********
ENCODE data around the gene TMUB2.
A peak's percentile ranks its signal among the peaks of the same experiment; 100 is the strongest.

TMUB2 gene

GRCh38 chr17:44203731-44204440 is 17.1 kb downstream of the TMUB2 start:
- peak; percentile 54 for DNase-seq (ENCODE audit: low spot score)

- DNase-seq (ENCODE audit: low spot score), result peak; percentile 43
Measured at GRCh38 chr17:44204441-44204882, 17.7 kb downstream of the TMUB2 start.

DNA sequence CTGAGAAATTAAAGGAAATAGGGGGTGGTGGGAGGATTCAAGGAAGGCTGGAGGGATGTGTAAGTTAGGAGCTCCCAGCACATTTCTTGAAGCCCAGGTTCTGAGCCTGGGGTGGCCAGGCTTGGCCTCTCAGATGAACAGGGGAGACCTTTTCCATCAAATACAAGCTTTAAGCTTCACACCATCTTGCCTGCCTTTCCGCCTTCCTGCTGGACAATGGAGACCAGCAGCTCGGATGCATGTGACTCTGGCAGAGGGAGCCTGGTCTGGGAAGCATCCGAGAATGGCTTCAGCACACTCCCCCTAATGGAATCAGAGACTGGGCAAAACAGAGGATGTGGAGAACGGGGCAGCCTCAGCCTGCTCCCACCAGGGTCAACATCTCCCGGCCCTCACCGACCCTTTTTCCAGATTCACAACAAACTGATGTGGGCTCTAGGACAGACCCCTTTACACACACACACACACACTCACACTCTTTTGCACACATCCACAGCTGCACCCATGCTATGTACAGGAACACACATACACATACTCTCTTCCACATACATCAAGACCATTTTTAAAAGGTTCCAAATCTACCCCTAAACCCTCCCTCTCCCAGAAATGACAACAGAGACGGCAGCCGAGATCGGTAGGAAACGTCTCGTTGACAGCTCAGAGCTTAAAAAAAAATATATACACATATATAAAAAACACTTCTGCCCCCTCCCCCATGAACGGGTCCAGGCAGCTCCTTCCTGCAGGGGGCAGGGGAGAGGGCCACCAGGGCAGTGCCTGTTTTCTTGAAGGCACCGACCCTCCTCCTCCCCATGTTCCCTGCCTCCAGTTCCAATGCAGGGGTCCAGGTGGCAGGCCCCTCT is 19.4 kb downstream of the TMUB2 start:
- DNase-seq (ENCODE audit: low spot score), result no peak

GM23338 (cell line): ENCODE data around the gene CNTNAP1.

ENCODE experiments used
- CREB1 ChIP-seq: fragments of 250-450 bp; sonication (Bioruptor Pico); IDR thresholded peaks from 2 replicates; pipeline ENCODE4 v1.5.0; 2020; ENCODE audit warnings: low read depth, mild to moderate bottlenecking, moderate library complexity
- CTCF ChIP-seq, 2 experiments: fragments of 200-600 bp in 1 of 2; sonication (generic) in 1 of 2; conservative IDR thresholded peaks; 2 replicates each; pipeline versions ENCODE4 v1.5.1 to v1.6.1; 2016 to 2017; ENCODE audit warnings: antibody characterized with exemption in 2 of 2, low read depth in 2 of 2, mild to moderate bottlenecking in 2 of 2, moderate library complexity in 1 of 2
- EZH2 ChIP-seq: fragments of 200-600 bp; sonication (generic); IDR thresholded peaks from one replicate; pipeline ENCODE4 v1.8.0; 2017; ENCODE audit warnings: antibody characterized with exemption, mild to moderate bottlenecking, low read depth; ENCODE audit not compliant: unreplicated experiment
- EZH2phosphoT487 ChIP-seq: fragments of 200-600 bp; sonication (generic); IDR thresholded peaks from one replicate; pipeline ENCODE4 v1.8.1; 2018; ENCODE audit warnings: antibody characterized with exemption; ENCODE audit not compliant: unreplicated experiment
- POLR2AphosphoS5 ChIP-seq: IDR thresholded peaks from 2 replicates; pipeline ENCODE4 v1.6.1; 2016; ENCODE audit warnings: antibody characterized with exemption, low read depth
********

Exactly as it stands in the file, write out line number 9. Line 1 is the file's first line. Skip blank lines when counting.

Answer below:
- DNase-seq (ENCODE audit: low spot score), result no peak